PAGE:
In a widely expected result, new orders for manufactured goods fell 3.3% in July according to the Census Bureau.

Don’t give economists too much credit because the advance report two weeks ago provided insight.

Econoday claims the report is entirely good news.

There’s really only good news in the July factory orders report where the headline, at minus 3.3 percent, reflects a slowing in what were strong prior gains for aircraft orders. The best news is a 6 tenths upward revision to core capital goods orders (nondefense ex-air) to a 1.0 percent gain and a 2 tenths upward revision to core shipments, now at 1.2 percent. These numbers point to accelerating strength for third-quarter business investment.

Total shipments rose a moderate 0.3 percent in the month with inventories up only 0.2 percent. This takes the inventory-to-shipments ratio to a more lean and positive 1.37 from 1.38. Unfilled orders are not a positive, falling 0.3 percent after however a giant 1.3 percent build in June.

The split between the report’s two main components shows a 0.4 percent gain for nondurable goods — the new data in today’s report where strength is tied to petroleum and coal — and a 6.8 percent dip for durable orders which is unchanged from last week’s advance report for this component. The total ex-transportation gain is a strong 0.5 percent vs June’s 0.1 percent increase.

The core strength was posted despite weakness at the heart of capital goods and that’s machinery where orders fell 0.9 percent though shipments of machinery did rise 0.2 percent. Today’s factory orders report closes the book, one that includes a 0.1 percent decline in the manufacturing component of the industrial production report, on what was a mixed month for the factory sector.

Census Bureau Summary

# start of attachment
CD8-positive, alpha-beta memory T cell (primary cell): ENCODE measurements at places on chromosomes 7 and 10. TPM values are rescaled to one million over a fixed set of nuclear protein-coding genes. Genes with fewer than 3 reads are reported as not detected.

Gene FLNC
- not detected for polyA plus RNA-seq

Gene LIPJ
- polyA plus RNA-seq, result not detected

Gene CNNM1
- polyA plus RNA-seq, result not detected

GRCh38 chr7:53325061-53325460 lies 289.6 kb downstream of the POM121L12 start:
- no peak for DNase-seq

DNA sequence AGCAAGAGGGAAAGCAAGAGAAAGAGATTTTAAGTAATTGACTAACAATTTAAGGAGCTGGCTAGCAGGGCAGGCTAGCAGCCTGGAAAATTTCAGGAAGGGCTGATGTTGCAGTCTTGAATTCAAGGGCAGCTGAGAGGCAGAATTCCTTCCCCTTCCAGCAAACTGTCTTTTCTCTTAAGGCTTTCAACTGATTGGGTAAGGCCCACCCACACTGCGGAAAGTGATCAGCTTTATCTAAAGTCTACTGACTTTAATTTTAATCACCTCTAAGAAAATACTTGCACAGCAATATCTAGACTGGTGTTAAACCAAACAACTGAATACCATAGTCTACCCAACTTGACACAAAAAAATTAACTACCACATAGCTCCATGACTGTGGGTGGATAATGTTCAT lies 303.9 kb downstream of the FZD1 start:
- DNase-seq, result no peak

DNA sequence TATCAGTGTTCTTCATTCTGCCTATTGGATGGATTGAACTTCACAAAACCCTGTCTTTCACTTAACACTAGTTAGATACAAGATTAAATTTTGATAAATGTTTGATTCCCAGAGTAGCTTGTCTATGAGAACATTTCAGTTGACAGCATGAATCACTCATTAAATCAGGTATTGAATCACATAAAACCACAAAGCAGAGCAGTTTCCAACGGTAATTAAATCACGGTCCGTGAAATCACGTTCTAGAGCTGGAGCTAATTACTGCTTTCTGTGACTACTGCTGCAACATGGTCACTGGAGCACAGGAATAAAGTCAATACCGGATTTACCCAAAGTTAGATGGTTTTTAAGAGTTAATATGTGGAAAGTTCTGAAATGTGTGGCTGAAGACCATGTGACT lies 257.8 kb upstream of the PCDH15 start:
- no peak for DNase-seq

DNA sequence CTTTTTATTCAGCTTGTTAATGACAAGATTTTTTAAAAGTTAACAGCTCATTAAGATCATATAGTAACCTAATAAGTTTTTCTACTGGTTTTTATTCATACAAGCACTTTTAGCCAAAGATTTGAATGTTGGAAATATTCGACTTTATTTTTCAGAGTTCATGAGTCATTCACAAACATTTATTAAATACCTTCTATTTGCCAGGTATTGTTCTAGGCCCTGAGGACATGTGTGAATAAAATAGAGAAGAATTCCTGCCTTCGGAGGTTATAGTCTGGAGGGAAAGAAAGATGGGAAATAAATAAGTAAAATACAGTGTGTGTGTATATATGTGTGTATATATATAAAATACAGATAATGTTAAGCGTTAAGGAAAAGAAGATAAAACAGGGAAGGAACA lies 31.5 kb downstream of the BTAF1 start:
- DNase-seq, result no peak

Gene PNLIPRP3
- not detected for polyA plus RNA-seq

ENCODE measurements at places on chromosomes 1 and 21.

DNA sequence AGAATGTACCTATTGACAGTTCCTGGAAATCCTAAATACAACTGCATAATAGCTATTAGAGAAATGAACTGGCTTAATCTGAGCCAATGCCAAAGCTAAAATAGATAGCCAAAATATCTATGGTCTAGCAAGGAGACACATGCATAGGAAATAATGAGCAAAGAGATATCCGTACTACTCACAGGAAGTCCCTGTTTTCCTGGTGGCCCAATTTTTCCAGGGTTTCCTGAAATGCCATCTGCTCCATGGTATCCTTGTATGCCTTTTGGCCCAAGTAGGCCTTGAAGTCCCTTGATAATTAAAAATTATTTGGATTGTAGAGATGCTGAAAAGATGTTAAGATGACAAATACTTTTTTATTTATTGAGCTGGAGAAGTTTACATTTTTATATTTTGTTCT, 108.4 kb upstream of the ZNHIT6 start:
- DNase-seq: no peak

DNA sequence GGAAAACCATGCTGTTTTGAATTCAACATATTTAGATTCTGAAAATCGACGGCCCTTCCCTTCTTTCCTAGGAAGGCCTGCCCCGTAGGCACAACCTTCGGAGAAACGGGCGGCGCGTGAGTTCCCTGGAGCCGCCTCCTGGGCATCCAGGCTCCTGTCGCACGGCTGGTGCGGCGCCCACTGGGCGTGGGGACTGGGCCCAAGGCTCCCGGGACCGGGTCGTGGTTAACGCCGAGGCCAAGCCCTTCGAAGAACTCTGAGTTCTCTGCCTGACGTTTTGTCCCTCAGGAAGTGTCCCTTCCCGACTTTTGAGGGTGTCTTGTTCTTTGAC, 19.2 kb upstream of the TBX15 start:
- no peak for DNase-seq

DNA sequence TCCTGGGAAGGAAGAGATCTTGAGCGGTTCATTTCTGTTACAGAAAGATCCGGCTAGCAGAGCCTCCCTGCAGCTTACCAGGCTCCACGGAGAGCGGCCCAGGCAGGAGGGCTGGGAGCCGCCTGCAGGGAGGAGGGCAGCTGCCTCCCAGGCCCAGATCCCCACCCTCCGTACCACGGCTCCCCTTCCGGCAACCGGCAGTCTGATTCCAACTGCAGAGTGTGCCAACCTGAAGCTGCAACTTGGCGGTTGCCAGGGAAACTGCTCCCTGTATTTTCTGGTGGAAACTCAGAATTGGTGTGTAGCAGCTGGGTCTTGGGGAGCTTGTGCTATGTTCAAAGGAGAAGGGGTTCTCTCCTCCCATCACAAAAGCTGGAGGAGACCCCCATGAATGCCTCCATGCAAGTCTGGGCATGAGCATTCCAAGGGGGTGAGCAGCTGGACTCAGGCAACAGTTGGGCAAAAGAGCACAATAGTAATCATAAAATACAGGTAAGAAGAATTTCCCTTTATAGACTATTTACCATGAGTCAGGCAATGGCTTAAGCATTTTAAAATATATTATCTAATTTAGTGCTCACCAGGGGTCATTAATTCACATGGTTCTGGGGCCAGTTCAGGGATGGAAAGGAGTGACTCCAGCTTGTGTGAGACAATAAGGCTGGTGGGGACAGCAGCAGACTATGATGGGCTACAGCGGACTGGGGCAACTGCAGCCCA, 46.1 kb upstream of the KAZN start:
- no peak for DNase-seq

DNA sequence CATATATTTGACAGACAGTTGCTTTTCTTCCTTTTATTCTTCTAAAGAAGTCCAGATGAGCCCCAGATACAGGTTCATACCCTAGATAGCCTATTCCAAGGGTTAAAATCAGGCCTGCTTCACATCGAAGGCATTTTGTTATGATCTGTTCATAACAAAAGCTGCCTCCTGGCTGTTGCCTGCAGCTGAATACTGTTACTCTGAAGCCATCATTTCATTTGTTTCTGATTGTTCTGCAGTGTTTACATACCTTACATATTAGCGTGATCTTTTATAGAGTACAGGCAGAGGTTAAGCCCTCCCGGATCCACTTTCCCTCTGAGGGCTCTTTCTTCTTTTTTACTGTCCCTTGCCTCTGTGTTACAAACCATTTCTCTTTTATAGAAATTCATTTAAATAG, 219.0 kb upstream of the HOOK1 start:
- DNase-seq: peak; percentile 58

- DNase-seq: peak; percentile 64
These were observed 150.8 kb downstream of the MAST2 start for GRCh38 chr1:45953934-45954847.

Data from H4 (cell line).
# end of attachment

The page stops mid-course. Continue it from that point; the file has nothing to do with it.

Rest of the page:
New orders for manufactured goods in July, down three of the last four months, decreased $15.8 billion or 3.3 percent to $466.4 billion, the U.S. Census Bureau reported today. This followed a 3.2 percent June increase. Shipments, up seven of the last eight months, increased $1.6 billion or 0.3 percent to $474.3 billion. This followed a 0.1 percent June increase. Unfilled orders, down two of the last three months, decreased $3.6 billion or 0.3 percent to $1,131.9 billion. This followed a 1.3 percent June increase. The unfilled orders-to-shipments ratio was 6.75, down from 6.82 in June. Inventories, up eight of the last nine months, increased $1.4 billion or 0.2 percent to $651.6 billion. This followed a 0.3 percent June increase. The inventories-to-shipments ratio was 1.37, down from 1.38 in June.

“Only Good News?”

Econoday has a point about core capital goods, but the report is not “only good news”.

Key Points

  1. July reversed June
  2. Durable goods plunged because of autos
  3. Core capital goods orders rose
  4. New Orders down three of four months
  5. Shipments up seven of eight months
  6. Inventories up eight of nine months

Key Question

How long can points 5-6 last unless there is an improvement in point 4?

Auto Sales Notes

Finally, please recall that autos constitute about 20% of retail sales.

Auto sales suck. Of course, one can always rely on the broken window fallacy and claim Hurricane replacement of autos will boost GDP.

For a discussion of the auto percentage of retail sales please see Where Do Consumers Spend the Most Money? (Answer Will Likely Surprise You).

For a discussion of Hurricane Harvey’s potential impact on cars, please see Auto Sales Unexpectedly Plunge to February 2014 Low: Hurricane Boost Coming?

Mike “Mish” Shedlock